Multiday Kayaking Trips
With proper planning and packing, multiday trips in kayaks are very doable. Boaters are using a wide variety of whitewater kayaks and touring/rec boats to explore inland and offshore waters.
Today’s whitewater playboats are too low-volume to carry extra gear, but many creek boats can accommodate overnight gear. Touring/rec boats are much higher volume craft and often have watertight compartments.
This type of multiday boating requires you to think more like a backpacker, choosing gear that’s compact and light in weight. In this piece, we’ll discuss some of the things you need to consider when preparing for that overnight trip. Please refer to the NRS Gear Checklists for specific recommendations on individual items to bring. If traveling on water that is permitted or regulated by a government agency, check ahead to see what items they require.
Convene your group well before the trip to discuss arrangements for meals, transportation and shuttles, costs, and group equipment and responsibilities. You may want to collect non-refundable deposits to minimize those last minute back-outs that complicate logistics and expenses.
The key to a successful multiday trip is good prior planning. If you’re going to be exploring a new stretch of water, talk to others who’ve boated it, and shop for up-to-date guidebooks and maps. Break the trip into distances that can easily be achieved in a normal day’s paddle, and allow for unexpected weather.
Items you’ll need to consider include a sleeping bag, sleeping pad, tent or tarp shelter, stove, matches and lighter, pots and pans, and utensils. Also you’ll need a couple of water bottles and a good drinking water filter. A travel chair, like the Crazy Creek, makes sitting in camp more comfortable.
Packing out solid human waste is a challenge for kayakers. The Cleanwaste Portable Toilet System Wag Bags are ideal for your use. The Wag Bags can be adapted to a compact container or just placed in a depression in the ground. The patented gelling system solidifies the waste. Place the bag containing the waste in the supplied storage bag, which can then be legally placed in any household garbage can after your trip.
Food for the Trip
Again, you need to think like a backpacker. Even though you’re not packing it on your back, weight and bulk are a factor. There are many quality freeze-dried meals on the market, and you can adapt any dry supermarket packaged mix that can be prepared on a stovetop. Fresh foods can be packed for the first couple of days. If you have room for a small soft cooler, you can extend the time for fresh meat and produce by freezing as much of the food as possible and using that to keep the other items cool. Some canned beverages can be frozen and thawed successfully; experiment at home first.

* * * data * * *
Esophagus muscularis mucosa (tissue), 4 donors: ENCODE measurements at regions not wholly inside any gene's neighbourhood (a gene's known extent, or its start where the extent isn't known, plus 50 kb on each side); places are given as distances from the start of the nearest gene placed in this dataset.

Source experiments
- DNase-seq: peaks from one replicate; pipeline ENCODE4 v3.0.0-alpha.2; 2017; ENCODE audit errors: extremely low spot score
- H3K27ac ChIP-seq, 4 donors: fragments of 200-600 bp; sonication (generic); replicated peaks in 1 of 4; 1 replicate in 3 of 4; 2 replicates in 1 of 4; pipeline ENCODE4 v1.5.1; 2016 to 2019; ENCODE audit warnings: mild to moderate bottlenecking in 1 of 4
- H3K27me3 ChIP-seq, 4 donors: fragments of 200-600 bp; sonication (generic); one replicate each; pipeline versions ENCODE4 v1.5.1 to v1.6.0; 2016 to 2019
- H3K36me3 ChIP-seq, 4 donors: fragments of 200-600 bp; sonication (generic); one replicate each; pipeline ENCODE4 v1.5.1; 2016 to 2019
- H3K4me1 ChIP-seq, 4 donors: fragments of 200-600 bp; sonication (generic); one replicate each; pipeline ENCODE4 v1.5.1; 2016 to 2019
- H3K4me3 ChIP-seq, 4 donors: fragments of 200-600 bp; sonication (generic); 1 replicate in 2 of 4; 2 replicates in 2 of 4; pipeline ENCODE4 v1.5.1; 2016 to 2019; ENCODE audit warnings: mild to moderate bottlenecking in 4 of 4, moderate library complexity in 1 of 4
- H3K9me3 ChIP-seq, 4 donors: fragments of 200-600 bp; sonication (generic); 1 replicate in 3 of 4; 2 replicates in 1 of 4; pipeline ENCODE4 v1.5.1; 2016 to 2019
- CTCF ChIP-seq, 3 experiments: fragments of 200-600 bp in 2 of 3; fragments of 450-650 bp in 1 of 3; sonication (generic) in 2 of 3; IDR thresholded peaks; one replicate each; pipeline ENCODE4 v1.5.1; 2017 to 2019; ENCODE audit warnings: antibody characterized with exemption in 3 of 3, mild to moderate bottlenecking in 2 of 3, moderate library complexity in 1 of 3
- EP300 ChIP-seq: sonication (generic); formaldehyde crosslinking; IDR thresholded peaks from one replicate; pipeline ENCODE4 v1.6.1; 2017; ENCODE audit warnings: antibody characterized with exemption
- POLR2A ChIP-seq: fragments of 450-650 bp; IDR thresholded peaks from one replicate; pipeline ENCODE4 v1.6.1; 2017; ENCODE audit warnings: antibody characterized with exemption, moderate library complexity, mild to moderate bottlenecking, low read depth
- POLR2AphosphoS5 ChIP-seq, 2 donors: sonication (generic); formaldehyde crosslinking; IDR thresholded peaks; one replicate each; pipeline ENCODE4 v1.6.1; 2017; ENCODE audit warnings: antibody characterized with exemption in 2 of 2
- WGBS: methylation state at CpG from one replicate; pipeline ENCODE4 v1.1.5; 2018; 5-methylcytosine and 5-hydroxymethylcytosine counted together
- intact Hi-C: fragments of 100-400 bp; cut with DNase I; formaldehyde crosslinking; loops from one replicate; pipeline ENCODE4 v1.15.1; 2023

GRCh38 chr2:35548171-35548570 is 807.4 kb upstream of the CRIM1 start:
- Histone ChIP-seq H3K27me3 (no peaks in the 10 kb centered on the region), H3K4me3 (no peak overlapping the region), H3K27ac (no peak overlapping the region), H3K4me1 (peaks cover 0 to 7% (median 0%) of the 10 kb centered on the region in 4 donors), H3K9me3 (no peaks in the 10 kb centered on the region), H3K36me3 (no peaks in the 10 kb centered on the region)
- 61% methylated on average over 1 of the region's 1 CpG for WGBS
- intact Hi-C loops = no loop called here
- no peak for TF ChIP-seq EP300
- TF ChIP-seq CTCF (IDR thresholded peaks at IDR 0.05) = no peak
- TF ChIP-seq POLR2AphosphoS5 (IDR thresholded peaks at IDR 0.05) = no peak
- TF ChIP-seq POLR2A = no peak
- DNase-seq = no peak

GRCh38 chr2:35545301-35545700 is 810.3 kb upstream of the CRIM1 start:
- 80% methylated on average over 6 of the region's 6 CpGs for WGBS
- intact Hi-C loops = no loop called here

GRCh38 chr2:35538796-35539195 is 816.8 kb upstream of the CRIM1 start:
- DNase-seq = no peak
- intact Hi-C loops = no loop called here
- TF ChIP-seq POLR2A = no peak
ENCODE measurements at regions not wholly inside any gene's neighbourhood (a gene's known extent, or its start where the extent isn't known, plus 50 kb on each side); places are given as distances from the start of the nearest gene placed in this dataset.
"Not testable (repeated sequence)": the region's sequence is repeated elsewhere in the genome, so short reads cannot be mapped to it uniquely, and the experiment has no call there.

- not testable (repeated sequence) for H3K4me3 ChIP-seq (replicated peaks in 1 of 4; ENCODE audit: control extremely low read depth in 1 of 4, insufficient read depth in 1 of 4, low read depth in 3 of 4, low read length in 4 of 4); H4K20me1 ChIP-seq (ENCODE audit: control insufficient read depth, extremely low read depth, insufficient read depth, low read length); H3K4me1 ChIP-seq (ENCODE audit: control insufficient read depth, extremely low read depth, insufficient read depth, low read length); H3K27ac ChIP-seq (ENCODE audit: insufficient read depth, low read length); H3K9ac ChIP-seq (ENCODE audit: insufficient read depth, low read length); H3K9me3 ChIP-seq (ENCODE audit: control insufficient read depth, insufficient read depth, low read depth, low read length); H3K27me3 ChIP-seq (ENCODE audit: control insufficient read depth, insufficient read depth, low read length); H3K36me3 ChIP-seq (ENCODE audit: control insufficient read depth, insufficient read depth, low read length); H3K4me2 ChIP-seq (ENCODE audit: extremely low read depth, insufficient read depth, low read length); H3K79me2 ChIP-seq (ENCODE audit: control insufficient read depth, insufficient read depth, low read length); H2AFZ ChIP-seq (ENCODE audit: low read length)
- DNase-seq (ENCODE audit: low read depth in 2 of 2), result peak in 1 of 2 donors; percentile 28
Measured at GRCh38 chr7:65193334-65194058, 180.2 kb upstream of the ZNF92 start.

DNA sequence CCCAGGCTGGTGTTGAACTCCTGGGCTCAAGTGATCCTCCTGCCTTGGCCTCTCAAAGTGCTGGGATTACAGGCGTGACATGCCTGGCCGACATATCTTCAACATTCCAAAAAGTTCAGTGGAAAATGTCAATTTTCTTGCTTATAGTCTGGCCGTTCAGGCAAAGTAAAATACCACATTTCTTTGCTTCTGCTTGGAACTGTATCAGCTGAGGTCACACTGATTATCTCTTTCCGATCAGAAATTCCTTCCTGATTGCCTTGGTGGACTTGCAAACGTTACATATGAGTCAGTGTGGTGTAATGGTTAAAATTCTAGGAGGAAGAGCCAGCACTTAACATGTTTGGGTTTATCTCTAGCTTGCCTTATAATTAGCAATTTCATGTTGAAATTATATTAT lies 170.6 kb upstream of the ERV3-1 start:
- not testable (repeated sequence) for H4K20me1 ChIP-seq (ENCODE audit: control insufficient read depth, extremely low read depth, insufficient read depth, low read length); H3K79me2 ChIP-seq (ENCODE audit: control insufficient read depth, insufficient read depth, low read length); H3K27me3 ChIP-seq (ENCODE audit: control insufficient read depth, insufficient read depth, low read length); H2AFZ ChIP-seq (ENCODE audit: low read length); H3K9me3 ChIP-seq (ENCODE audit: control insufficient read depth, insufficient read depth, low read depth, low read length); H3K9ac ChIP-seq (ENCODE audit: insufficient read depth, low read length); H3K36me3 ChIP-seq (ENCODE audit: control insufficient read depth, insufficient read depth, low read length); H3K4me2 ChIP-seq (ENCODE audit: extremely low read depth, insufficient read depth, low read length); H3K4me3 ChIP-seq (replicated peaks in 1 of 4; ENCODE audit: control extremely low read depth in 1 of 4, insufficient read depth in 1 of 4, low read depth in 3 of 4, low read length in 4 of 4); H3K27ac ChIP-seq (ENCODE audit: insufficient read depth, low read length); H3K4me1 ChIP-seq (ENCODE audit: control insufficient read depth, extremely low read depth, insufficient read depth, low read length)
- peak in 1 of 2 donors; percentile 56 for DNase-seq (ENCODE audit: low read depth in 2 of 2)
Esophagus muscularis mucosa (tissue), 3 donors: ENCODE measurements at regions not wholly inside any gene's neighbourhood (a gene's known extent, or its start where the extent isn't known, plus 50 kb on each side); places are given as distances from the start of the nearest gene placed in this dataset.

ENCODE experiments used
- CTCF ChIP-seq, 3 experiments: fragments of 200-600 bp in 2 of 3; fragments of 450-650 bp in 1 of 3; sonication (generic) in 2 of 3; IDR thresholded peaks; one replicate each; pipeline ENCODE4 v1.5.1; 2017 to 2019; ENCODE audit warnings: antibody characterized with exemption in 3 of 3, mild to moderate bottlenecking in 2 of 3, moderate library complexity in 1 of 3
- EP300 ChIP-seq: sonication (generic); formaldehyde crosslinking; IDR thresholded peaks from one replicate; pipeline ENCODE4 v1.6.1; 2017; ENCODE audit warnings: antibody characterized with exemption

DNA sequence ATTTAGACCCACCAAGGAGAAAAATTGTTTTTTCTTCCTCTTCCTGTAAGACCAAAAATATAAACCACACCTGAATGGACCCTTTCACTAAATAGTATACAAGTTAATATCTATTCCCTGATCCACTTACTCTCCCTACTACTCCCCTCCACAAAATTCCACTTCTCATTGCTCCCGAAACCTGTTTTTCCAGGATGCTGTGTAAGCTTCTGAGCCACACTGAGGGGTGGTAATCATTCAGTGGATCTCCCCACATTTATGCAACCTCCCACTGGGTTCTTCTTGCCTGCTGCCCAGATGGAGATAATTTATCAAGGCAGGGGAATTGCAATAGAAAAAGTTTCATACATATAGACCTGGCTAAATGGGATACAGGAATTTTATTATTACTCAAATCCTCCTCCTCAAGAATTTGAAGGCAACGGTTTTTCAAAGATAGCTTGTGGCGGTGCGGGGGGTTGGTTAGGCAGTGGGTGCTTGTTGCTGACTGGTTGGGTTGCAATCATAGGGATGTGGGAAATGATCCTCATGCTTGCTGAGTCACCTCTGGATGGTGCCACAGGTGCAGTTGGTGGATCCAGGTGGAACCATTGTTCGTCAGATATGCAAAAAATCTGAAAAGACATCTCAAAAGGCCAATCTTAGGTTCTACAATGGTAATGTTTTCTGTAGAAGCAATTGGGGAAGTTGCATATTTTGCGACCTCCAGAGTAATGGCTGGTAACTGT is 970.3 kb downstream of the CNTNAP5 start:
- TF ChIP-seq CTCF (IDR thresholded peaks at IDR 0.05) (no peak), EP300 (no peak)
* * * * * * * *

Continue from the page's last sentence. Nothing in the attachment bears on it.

Packing Your Gear
You’ll want suitable dry bags for storing and protecting your food and gear (keep in mind that the hatch of your kayak may not keep water out completely). Dry bags come in a range of sizes and types, depending on your selection of gear. It’s best to pack things in a number of smaller bags, making fitting things in the confined space easier.Aquapac makes a complete line of bags for protecting your camera, GPS, radio, etc. It’s a good idea to bring a lightweight duffel bag for packing items up to the campsite.
Pack heavier items (like food, water and fuel) as low and as close to the middle of the boat as possible. Lighter items (like clothing and sleeping bag) can be packed on top and toward the ends of the boat.
When your boat is packed for overnight trips, it will handle very differently. If possible, load the boat and take a preliminary short spin to work out the best balance for your load.
A headlamp and medical kit are essential for any type of trip. Know how to use the medical kit; organizations like the Red Cross offer first aid and CPR classes. It’s good to carry a space blanket or bivvy sack in case someone gets dangerously cold and needs an emergency warm-up. A spare paddle is also highly recommended. Touring boaters should include a strobe light, especially in big, open water. A deck-mounted compass,paddle float, paddle leash and possibly a short-wave radio (depending on the distance you plan to paddle, the geographical location, and your familiarity with the route) are good additions for the touring boater.
Keeping both air and water temperatures in mind, consider including some combination of the following: a drysuit, drytop, drypant, wetsuit, splash-jackets, splash pant, neoprene gloves and suitable footwear. As with most outdoor sports, layering is the name of the game for kayaking. This gear can do double duty for protection in camp and on side hikes.
Multiday trips, especially those in remote areas, offer unique challenges and rewards. Do your homework, prepare for emergencies and don’t tackle water beyond your experience level.
Boat safe, have fun—see you on the water!